Óscar Naranjo gives Peña Nieto credibility that he would not otherwise have as a crime fighter. However, the unintended consequences of the military/police special units Naranjo has proposed can potentially exacerbate the violence.  Mexico, like Colombia, has a history steeped in violence and murderous political, social and economic rivalries. The history of the Guerra de la Reforma shows the deleterious consequences of establishing special military units. Given the endemic corruption of Mexico's police, and the now-apparent corruption within the armed forces, coupled with the corruptive power of the cartels, it seems doubtful that even the most effective vetting system can keep the elite units clean. And the historic distrust between the military and the police will add to the potential downside of this approach. Mexico does not have a group that remotely resembles the FARC. If the campaigns of the last 50 years against the FARC had been as successful as they are purported to be, today's 'weakened' FARC would not be what it is-a wealthy, transnational criminal organization. But the one lesson Peña Nieto needs to learn from Colombia is this: The Medellín cartel (the Sinaloa of Colombia) was brought down by PEPES, which morphed into Convivir, the model for Mexico's special units. Convivir morphed into the Autodefensas Unidas de Colombia (AUC). The AUC then morphed the BACRIMS, which today are integral to Colombia's network of transnational criminal organizations, including the FARC. Peña Nieto will create the special units he needs to keep his promise to decrease violence. Their bullets will not help him achieve his objective. Only through the elimination of corruption, collusion, impunity and illegality can Mexico gain a relative measure of security.

George W. Grayson, professor of government at the College of William & Mary: Reducing bloodshed represents the first, second and third priorities of Enrique Peña Nieto (EPN) in the drug war. Outgoing Public Security Secretary Genaro García Luna has attracted college graduates into such technical areas as forensics, communications and intelligence. He has had only limited success in recruiting well-educated young people into traditional police functions. While impressively trained, these recruits are exposed to corruption and cooptation by shadowy commanders, many of whom are linked to drug syndicates. Gen. Óscar Naranjo Trujillo, 56, is an intelligence pro, nemesis of the Calí cartel and was hard-charging chief of the Colombian National Police. The toxic nationalism engulfing the Defense Ministry (SEDENA) finds the brass piqued by having a high-profile foreigner in strategy design. Peña Nieto has proposed creating a civilian-controlled 'gendarmerie' bolstered by 40,000 military personnel. SEDENA, already miffed at Naranjo's arrival plus praise heaped on the navy/marines for success against kingpins, is unlikely to supply high quality cadres to a new force. Much will depend on the next defense secretary. In contrast to SEDENA's past autonomy, EPN's entourage will seek selection of a relatively clean defense secretary in light of the anti-drug crusade's contaminating influence reflected in the imprisonment of five generals. Luis Videgaray Caso, EPN's extremely astute campaign manager and likely chief of staff, agrees with Naranjo on lowering the boom on money launderers. The retired four-star general also favors more resources to combat the influx of weapons and the formation of meticulously trained multi-service 'shock troops' to curb violence within 100 days of EPN's Dec. 1 inauguration.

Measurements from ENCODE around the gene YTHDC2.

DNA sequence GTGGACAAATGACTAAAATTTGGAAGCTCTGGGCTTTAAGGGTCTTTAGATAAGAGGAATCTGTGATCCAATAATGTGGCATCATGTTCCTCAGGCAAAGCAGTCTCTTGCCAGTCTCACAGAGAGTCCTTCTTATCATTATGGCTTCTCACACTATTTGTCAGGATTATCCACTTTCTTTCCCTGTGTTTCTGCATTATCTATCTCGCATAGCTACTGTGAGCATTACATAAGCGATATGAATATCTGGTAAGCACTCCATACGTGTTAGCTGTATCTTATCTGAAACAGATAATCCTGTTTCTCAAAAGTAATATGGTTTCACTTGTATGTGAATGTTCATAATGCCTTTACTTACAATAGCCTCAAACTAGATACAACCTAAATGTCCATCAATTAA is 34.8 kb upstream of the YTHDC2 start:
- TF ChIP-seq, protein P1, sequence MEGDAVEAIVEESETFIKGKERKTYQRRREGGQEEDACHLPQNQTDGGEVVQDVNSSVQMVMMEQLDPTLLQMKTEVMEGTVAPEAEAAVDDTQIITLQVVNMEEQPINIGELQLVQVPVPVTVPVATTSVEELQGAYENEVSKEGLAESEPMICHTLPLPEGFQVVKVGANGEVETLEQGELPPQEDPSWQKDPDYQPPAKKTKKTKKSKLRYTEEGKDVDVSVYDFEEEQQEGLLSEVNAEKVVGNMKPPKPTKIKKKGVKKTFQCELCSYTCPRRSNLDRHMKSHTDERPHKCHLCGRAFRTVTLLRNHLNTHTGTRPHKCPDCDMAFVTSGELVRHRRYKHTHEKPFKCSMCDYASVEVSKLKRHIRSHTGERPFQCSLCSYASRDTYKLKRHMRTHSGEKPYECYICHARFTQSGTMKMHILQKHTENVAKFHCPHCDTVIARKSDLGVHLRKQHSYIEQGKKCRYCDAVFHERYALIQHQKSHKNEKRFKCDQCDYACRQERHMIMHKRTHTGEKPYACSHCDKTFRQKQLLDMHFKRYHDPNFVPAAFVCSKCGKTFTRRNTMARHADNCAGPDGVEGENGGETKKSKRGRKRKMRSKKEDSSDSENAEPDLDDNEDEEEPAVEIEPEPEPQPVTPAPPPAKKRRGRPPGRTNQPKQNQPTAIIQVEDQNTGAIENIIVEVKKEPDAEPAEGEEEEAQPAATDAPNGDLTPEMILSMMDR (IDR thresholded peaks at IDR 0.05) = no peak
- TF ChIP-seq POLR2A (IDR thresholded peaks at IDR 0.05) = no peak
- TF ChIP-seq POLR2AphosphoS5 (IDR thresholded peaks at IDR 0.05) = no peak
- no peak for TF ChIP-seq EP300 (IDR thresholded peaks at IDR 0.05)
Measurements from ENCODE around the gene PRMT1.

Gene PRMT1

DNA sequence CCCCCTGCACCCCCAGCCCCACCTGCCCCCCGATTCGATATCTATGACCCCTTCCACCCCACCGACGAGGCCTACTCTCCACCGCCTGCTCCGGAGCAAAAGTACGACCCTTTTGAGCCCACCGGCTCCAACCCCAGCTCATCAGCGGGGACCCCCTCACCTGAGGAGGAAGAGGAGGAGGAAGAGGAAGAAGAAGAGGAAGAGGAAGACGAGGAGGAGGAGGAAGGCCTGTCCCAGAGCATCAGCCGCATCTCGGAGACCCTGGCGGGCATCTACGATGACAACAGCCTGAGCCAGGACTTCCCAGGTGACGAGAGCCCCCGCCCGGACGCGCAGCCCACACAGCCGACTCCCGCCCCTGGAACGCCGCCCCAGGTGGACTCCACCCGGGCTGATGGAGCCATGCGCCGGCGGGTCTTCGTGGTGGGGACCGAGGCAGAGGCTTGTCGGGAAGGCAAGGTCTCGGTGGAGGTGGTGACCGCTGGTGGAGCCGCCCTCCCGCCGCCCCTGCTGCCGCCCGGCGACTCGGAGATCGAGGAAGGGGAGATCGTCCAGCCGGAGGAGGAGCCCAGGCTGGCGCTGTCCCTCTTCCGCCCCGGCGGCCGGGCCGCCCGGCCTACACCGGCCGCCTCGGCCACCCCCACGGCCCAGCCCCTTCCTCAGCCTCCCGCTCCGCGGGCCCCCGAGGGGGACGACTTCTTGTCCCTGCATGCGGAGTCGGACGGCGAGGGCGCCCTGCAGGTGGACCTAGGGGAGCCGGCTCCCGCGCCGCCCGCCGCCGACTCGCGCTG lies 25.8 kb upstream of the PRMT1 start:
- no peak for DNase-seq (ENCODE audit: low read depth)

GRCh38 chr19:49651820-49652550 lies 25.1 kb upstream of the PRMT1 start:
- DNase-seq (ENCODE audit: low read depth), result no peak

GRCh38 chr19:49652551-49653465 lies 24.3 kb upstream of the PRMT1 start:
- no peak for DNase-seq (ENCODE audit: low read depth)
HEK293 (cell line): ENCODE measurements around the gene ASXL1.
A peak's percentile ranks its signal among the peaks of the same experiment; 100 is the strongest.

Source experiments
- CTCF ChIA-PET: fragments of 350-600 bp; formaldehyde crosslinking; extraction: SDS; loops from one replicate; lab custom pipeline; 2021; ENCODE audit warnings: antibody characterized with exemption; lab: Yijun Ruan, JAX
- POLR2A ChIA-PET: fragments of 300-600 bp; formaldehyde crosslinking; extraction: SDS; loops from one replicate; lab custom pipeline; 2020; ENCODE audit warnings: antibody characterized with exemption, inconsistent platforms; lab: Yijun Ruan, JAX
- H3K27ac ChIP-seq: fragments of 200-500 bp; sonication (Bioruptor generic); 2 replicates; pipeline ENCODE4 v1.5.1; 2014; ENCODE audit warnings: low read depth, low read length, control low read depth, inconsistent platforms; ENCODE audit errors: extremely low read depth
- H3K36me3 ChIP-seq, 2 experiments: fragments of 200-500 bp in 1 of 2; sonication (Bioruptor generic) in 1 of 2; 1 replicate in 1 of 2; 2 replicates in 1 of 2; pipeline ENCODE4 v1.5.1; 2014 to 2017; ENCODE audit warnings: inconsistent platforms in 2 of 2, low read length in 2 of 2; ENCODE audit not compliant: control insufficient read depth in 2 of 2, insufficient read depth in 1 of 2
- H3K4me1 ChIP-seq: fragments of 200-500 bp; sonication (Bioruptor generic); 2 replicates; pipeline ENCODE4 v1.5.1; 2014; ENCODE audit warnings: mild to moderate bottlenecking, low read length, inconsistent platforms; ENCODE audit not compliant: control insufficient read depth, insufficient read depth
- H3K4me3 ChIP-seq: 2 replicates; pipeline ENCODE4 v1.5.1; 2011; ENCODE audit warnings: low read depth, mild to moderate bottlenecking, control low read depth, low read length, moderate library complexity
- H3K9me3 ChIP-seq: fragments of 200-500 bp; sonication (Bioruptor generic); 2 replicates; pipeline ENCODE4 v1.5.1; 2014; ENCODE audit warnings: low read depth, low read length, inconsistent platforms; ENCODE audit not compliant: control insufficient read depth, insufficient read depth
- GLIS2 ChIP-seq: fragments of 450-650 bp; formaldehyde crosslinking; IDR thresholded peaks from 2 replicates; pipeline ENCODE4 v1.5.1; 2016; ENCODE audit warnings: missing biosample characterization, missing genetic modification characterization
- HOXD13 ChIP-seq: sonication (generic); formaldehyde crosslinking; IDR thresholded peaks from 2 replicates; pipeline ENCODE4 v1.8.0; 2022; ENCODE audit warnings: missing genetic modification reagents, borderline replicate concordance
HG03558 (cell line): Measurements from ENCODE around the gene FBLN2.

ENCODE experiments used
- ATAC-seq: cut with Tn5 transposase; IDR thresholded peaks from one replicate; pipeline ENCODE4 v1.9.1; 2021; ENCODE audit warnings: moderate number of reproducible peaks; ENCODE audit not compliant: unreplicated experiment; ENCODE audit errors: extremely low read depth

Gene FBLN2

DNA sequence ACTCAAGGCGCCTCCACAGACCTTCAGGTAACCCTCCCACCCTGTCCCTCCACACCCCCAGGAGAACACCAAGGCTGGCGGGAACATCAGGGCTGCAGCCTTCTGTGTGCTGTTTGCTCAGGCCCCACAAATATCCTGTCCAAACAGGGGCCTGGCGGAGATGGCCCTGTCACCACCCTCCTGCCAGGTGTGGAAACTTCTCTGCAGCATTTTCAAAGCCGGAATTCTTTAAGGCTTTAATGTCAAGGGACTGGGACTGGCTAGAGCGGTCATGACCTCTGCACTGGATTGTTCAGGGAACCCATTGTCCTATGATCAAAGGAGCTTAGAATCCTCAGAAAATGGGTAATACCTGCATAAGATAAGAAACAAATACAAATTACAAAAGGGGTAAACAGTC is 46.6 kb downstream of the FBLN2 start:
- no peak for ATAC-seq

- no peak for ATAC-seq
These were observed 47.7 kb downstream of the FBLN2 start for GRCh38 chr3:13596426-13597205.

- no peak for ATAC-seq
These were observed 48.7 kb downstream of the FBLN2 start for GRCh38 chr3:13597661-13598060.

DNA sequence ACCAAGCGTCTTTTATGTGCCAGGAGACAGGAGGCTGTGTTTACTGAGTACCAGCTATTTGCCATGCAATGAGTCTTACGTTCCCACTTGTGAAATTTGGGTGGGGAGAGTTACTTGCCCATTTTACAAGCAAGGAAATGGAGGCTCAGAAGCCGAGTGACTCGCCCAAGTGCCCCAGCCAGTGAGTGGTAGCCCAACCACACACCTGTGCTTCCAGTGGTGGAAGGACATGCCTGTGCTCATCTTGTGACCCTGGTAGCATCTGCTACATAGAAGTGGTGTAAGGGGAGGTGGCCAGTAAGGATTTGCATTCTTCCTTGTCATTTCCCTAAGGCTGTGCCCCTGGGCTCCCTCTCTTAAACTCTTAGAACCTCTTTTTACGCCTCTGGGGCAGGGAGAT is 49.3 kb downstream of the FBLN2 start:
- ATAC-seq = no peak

Nicolás Mariscal, member of the Advisor board and chairman of Grupo Marhnos in Mexico City and Sergio Ferragut, a public policy specialist and author: There are contradictory reports on the credentials of Gen. Óscar Naranjo. He gets lots of praise from the DEA. However, Proceso, a leftist weekly Mexican publication, recently published an article questioning his credentials. It is hard not to compare Naranjo to the current Mexican public security secretary, Genaro García Luna. García Luna also gets much praise from the Americans; he actually spent a few weeks last May touring the United States at their invitation-perhaps a job hunting junket. The jury is still out on whether these two individuals are true role models of democratic and ethical law enforcement practices. We can expect continuity in the security policies of Peña Nieto as he carries on U.S. security interests along the same lines as those pursued by García Luna under President Calderón. The FARC is a guerrilla group engaged in drug trafficking to obtain financing; they are very different from the Mexican drug cartels that are in the business of delivering drugs to the American consumers-no lessons here for Mexico. However, there might be lessons to heed from President Santos. Peña Nieto announced two days after his election that he would welcome President Santos' proposal for open dialogue on the legalization of drugs. That would be a very welcome change from Calderón's position; it remains to be seen if the United States wants to join. The United States would have to abandon its comfort zone and that's something U.S. policy makers are not accustomed to.

Republished with permission from the Inter-American Dialogue's daily Latin America Advisor newsletter